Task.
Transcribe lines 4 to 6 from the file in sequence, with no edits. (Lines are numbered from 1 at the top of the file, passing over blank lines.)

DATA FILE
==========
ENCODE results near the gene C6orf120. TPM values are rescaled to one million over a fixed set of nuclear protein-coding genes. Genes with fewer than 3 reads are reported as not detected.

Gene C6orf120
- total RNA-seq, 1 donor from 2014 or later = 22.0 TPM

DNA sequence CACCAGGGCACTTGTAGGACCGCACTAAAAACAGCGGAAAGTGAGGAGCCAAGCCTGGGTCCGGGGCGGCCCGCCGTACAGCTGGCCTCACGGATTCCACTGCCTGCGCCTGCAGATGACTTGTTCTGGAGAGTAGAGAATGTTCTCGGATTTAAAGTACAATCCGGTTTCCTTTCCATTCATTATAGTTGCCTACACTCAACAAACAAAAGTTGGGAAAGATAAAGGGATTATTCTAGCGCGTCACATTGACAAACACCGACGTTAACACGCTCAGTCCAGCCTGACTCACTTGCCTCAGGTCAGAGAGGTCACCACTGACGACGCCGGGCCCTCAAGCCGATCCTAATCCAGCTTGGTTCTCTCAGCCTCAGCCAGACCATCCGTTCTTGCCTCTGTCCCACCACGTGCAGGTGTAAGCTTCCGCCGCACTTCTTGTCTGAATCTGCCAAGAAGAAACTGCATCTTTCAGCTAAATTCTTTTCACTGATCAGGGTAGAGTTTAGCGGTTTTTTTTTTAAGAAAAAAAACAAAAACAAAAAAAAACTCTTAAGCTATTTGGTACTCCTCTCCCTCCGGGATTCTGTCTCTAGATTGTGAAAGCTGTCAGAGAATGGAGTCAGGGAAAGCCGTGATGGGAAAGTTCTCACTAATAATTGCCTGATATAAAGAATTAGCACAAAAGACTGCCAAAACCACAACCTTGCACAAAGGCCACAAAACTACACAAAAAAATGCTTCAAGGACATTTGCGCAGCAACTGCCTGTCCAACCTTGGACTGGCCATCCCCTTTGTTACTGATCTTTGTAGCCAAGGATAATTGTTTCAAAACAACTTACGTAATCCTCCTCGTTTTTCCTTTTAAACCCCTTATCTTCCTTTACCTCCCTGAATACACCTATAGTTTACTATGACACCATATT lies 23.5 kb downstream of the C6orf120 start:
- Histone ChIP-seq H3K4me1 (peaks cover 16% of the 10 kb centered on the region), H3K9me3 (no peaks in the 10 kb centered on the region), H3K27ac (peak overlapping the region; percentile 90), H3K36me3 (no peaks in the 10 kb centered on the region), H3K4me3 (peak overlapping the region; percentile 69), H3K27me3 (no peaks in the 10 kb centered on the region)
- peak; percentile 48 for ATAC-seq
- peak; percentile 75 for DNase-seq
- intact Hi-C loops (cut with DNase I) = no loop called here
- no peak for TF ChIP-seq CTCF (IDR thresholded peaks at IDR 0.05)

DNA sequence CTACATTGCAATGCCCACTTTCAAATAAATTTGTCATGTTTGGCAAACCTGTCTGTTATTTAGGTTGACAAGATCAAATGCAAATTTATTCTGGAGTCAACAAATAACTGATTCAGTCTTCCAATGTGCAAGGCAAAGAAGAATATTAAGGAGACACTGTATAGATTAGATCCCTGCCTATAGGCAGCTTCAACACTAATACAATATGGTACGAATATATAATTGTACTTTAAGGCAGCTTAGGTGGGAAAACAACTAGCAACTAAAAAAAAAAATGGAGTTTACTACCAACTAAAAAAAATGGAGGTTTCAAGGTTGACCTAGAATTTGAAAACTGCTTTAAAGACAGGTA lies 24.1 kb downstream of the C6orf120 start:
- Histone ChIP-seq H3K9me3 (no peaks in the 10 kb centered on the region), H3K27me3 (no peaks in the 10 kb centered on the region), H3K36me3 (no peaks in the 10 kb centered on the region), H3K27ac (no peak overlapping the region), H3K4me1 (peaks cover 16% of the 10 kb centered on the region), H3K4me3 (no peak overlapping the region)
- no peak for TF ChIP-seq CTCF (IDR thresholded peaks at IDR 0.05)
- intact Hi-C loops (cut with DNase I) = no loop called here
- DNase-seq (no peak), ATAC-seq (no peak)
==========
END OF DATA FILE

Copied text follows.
DNA sequence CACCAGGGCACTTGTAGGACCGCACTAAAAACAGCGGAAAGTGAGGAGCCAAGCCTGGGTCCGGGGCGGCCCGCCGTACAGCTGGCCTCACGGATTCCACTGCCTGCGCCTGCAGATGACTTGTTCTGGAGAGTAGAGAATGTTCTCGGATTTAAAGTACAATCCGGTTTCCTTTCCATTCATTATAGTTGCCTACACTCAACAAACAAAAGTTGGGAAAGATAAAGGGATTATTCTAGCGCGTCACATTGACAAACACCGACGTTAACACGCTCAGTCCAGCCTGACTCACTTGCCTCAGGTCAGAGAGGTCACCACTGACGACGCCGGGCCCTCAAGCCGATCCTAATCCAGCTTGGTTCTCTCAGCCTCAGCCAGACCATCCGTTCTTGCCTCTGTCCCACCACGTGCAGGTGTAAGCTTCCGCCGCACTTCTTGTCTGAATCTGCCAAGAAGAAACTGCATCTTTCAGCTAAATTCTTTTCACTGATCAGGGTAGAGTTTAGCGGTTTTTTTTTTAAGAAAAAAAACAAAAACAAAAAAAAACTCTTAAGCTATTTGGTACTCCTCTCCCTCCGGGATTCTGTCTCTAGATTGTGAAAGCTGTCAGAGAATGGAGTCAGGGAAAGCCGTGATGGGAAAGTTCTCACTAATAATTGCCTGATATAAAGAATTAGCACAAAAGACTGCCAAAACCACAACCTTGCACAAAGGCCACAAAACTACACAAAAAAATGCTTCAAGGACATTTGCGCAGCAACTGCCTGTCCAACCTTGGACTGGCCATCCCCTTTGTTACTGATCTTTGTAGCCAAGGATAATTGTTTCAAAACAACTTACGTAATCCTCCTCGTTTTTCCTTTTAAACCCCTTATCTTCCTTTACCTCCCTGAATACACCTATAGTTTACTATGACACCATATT lies 23.5 kb downstream of the C6orf120 start:
- Histone ChIP-seq H3K4me1 (peaks cover 16% of the 10 kb centered on the region), H3K9me3 (no peaks in the 10 kb centered on the region), H3K27ac (peak overlapping the region; percentile 90), H3K36me3 (no peaks in the 10 kb centered on the region), H3K4me3 (peak overlapping the region; percentile 69), H3K27me3 (no peaks in the 10 kb centered on the region)
- peak; percentile 48 for ATAC-seq